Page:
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SUPREME COURT OF MASSACHUSETTS, ESSEX

Commonwealth v. Thorton
Massachusetts
Commonwaelth v. Thorton, 113 Mass 457 (1873).

Case Details
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Summary:   The defendant was convicted of causing his dog to be bitten, mangled and cruelly tortured by another dog.  The defendant appealled and the Supreme Court affirmed.

Judge Justice Morton delivered the opinion of the court.


Opinion of the Court:

Indictment alleging that Thomas Thornton, "having the charge and custody of a certain animal, to wit, a dog, did then and there knowingly and wilfully authorize and permit said dog to be subjected to unnecessary torture, suffering and cruelty, by then and there knowingly and wilfully suffering and permitting said dog to be bitten, mangled and cruelly tortured by a certain other dog."
 
Before the jury was empanelled and sworn, and before trial, the defendant made in the Superior Court a motion to dismiss the indictment, upon the grounds that no offence known to the law was therein set forth, and that the offence intended to be charged therein was not fully, plainly and substantially set forth.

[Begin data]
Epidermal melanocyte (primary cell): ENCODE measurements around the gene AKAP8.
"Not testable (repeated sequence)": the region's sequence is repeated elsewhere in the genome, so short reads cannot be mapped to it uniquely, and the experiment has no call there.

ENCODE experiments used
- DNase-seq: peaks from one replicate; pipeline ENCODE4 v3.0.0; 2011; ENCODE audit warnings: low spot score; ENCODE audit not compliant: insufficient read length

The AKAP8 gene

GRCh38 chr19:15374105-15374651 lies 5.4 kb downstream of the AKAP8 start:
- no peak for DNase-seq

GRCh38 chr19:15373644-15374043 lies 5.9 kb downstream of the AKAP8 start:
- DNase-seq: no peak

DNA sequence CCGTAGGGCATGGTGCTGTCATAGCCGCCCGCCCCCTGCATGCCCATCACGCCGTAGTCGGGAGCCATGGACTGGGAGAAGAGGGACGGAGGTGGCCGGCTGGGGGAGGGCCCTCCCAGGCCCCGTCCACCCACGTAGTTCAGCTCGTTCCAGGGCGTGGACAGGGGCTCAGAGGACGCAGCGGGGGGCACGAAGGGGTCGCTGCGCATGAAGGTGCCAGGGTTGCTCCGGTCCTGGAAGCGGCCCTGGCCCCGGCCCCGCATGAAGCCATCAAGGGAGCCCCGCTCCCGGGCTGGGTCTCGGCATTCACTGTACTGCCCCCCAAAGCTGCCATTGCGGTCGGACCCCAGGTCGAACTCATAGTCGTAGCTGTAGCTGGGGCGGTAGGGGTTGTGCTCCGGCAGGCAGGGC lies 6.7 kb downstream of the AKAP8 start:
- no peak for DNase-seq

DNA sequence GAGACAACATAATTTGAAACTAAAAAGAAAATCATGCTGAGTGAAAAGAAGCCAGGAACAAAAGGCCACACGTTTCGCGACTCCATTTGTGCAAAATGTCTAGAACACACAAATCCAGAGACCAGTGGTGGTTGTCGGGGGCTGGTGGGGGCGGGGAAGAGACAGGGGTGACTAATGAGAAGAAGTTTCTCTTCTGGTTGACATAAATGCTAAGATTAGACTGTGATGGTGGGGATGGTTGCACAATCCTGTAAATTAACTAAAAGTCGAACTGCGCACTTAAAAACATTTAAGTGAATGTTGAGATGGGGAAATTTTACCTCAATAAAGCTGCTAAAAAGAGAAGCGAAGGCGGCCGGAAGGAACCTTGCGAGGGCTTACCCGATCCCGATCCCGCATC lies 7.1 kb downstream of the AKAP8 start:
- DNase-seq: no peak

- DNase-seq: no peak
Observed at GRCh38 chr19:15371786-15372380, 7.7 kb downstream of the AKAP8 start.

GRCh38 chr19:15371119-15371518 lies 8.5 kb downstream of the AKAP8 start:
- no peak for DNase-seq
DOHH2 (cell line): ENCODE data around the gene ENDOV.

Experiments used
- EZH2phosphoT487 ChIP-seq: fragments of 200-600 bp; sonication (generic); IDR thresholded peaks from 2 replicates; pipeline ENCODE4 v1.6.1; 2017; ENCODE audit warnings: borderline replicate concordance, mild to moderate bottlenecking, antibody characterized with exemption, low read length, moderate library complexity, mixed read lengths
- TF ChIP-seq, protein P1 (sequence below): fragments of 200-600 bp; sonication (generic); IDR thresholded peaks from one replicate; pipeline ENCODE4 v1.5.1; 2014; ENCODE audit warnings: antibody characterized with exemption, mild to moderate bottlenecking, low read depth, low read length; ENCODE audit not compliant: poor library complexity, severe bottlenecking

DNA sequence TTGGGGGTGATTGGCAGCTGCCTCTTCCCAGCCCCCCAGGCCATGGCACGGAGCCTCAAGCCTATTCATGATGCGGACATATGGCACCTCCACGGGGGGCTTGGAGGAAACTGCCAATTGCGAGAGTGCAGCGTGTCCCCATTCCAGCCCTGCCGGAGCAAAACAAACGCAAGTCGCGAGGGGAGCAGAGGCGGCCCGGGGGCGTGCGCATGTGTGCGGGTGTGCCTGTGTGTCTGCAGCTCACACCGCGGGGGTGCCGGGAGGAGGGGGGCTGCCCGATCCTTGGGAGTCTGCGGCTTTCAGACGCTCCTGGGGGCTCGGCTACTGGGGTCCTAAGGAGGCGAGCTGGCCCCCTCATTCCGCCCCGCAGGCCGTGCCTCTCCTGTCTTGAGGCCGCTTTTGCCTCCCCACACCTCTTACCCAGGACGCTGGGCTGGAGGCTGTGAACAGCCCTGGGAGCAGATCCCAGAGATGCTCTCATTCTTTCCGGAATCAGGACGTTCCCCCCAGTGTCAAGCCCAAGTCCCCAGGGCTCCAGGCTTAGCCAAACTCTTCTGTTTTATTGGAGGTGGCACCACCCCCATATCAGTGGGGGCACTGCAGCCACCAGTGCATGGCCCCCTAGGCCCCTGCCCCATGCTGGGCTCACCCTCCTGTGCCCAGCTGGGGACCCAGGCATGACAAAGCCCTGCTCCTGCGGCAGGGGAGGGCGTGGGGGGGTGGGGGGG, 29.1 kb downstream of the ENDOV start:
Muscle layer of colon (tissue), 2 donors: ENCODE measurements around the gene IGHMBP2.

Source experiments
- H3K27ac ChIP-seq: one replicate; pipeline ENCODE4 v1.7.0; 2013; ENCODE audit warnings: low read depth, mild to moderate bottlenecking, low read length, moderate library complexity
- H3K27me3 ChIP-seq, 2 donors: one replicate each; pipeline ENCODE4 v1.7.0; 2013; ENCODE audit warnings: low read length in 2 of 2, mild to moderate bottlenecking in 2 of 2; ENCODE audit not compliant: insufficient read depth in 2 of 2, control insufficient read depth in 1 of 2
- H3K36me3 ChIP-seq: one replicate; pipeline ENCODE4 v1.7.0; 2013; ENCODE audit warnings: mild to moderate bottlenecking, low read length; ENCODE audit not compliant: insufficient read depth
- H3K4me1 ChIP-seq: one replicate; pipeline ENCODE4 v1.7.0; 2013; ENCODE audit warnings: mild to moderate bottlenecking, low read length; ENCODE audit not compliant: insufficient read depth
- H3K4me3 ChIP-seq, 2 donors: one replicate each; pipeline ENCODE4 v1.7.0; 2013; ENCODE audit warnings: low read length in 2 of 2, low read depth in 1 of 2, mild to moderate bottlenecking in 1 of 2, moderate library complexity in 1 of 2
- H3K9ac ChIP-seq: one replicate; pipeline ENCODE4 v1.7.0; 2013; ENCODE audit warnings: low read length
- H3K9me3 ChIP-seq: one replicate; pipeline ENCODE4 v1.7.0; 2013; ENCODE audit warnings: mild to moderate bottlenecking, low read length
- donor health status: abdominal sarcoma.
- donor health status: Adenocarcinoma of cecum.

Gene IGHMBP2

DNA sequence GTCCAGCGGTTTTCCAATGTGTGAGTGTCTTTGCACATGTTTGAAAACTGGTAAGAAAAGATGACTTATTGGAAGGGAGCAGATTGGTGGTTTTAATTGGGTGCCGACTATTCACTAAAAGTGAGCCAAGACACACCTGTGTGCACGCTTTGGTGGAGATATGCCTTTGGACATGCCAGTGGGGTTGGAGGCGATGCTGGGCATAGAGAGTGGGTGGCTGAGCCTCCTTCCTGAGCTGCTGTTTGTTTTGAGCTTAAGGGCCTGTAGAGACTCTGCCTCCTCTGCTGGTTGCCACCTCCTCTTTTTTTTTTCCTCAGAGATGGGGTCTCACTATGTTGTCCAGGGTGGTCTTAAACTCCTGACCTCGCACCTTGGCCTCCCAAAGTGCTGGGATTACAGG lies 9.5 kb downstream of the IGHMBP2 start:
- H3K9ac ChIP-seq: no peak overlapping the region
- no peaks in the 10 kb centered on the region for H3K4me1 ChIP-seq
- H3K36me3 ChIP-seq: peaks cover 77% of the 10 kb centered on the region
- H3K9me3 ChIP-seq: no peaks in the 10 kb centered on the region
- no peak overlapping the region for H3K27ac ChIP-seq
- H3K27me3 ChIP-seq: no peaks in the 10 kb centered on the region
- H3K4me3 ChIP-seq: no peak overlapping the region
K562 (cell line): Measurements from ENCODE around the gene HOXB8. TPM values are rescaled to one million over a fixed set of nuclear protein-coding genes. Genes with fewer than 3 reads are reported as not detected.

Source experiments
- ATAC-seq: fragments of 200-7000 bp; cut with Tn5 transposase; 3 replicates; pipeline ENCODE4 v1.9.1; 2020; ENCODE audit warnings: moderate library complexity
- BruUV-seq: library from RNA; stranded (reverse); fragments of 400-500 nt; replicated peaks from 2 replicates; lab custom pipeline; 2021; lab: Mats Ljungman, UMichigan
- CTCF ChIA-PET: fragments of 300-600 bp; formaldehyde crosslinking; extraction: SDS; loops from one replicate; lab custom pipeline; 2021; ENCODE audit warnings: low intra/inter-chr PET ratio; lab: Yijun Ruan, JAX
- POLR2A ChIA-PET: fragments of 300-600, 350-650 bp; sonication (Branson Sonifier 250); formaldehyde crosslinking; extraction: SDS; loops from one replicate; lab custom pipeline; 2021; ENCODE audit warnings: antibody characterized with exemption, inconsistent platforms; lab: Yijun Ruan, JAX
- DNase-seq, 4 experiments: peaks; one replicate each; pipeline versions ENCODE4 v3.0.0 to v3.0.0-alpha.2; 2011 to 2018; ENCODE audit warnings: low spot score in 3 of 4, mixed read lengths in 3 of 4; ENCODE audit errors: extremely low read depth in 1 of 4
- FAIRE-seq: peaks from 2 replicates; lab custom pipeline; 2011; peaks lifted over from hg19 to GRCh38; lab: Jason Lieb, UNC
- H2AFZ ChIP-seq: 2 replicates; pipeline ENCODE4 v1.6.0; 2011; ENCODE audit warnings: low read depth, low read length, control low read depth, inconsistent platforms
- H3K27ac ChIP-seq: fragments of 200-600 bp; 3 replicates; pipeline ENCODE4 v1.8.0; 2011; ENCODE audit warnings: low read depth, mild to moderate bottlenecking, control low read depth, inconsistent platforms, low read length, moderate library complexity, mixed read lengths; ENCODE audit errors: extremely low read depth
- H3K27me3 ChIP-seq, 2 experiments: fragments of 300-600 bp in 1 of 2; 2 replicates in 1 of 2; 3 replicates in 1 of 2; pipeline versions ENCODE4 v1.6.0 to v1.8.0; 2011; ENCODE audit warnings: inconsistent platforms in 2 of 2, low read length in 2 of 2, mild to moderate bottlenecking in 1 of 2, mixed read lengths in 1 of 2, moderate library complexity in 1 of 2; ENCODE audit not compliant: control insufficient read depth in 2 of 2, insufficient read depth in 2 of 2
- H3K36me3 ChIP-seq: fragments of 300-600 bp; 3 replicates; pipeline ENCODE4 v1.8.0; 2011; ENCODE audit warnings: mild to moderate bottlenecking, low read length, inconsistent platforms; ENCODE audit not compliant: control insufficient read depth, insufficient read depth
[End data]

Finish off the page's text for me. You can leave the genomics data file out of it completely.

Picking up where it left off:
Pitman, J., overruled the motion, and the defendant, after conviction, alleged exceptions.

Morton, J. The indictment alleges, in the words of the statute, that the defendant, having the charge and custody of a dog, did "knowingly and wilfully authorize and permit said dog to be subjected to unnecessary torture, suffering and cruelty." St. 1869, c. 344, § 2. It further alleges that he did this by "knowingly and wilfully suffering and permitting said dog to be bitten, mangled and cruelly tortured by a certain other dog." The indictment thus alleges, with certainty, and without ambiguity, the acts charged against the defendant, and we have no doubt these acts constitute an offence within the spirit and letter of the statute.

Exceptions overruled.

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